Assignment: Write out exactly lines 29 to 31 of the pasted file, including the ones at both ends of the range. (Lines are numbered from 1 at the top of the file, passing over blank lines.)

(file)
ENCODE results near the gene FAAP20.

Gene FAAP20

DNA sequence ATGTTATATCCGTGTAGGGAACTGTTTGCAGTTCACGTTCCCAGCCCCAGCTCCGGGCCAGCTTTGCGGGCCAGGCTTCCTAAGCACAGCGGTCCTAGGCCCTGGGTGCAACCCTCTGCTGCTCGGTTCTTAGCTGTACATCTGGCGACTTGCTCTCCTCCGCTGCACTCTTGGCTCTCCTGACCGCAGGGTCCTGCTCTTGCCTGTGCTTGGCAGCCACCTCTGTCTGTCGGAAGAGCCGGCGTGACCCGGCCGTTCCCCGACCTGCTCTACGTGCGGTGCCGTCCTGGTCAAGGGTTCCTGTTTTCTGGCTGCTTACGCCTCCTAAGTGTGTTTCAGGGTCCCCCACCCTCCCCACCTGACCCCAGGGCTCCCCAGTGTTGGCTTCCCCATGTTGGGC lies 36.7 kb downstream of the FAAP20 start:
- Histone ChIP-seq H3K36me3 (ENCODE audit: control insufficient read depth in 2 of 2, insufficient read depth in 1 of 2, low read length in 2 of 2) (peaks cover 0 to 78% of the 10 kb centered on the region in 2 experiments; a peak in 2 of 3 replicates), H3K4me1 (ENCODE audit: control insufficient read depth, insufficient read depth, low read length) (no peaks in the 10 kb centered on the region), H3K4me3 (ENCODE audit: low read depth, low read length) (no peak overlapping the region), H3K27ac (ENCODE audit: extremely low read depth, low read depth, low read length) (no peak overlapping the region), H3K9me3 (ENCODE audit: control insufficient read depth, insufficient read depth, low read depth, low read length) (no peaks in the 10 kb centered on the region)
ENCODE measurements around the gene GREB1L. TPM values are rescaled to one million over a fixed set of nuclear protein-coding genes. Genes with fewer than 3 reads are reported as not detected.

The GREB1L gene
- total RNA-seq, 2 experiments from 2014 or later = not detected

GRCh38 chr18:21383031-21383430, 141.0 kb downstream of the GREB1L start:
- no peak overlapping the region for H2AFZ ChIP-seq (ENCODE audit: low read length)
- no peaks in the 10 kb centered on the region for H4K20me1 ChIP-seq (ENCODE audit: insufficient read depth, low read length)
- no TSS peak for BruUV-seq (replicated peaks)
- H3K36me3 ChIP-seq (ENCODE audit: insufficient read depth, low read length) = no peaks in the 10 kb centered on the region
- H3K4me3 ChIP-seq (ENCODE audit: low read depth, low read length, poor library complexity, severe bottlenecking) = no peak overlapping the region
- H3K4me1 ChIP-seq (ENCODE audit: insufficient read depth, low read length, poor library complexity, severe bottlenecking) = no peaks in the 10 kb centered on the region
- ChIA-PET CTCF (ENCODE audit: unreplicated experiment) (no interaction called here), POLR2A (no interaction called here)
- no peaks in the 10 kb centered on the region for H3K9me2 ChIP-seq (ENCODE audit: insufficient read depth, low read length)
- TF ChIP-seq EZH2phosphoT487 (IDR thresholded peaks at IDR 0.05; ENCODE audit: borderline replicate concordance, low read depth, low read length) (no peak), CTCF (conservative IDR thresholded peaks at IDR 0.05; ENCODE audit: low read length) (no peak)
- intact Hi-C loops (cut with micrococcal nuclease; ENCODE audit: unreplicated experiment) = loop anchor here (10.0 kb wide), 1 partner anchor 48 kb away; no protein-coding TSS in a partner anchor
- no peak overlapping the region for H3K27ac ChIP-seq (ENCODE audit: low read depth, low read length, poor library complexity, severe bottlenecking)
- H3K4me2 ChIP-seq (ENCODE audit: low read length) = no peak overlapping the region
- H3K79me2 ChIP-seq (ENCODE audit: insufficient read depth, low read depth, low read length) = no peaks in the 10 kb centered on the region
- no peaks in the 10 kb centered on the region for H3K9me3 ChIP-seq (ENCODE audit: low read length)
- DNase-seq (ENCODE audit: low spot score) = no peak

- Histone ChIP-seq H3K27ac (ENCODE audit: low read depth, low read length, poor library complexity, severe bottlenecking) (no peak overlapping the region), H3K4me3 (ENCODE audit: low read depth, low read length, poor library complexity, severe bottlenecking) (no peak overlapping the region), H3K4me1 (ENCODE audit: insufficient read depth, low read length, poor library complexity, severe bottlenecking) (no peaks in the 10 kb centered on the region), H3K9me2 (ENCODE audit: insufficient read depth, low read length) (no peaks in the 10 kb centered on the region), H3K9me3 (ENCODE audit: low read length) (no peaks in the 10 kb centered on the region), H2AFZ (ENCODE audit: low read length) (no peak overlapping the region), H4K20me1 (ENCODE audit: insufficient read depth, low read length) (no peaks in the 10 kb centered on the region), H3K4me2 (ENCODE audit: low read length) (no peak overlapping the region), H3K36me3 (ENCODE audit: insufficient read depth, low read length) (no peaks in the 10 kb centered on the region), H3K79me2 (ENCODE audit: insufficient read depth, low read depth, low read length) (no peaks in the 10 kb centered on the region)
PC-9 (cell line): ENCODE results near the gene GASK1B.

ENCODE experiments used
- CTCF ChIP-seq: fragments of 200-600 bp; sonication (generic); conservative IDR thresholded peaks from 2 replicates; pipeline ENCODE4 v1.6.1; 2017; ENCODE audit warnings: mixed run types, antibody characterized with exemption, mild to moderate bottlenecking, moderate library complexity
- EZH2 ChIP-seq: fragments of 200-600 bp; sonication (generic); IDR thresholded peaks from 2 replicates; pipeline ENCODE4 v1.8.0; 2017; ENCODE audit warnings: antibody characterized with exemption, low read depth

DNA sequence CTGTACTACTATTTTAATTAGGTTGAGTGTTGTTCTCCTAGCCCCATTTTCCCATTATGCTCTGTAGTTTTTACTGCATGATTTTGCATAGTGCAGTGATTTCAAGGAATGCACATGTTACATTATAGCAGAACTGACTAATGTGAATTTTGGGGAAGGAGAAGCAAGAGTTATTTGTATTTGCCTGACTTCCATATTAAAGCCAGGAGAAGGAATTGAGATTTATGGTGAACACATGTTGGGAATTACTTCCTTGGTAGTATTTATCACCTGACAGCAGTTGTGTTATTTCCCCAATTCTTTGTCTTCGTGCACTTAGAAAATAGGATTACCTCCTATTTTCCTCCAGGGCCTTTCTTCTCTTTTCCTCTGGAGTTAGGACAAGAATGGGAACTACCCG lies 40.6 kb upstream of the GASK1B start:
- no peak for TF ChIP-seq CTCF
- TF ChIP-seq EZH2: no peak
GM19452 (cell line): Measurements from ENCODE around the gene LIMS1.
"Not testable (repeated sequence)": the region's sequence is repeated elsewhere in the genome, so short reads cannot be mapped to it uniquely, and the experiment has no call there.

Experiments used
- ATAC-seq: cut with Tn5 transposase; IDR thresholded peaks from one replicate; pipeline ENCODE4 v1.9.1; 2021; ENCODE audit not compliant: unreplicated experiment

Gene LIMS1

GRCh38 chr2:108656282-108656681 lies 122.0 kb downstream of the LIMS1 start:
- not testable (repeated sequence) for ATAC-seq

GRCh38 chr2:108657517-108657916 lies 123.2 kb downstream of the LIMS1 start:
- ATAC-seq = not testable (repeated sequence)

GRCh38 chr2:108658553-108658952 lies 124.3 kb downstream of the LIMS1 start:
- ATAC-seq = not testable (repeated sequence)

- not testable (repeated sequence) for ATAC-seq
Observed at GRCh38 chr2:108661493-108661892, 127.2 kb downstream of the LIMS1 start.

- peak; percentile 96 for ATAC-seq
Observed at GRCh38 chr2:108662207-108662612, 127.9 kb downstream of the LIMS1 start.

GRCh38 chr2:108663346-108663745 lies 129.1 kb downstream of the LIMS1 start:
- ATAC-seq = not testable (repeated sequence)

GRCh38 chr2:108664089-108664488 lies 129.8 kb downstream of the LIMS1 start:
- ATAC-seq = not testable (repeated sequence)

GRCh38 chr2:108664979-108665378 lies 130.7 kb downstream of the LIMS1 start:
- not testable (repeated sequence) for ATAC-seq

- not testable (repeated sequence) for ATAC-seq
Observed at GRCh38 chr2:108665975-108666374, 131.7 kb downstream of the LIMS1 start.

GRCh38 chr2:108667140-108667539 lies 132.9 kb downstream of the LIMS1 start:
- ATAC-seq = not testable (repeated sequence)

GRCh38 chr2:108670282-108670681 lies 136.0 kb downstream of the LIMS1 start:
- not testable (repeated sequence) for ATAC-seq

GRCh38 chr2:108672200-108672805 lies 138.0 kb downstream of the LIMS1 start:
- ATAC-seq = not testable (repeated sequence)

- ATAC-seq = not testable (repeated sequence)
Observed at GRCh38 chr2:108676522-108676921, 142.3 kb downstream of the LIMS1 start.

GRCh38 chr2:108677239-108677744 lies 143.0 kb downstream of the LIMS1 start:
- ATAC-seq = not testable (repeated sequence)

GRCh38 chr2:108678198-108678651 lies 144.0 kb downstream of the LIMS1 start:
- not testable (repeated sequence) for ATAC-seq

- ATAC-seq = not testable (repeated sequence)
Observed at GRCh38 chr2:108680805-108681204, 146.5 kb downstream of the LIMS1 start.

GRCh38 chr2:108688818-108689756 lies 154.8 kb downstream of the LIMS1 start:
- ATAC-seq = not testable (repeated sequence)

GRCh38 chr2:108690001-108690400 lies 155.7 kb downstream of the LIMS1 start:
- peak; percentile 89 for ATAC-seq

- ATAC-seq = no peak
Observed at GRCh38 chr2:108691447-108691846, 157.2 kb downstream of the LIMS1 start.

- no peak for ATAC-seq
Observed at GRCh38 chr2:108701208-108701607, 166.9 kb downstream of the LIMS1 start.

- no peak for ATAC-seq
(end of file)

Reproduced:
DNA sequence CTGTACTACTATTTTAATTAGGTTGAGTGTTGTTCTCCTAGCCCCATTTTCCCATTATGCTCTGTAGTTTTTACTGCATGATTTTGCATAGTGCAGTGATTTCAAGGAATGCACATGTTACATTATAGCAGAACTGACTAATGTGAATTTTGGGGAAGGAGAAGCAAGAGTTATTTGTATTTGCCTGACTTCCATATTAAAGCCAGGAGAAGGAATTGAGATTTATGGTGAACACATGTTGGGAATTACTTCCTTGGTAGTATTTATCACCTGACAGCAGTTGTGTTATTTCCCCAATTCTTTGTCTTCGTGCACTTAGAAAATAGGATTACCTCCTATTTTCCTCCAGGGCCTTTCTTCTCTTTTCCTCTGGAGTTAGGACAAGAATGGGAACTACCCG lies 40.6 kb upstream of the GASK1B start:
- no peak for TF ChIP-seq CTCF
- TF ChIP-seq EZH2: no peak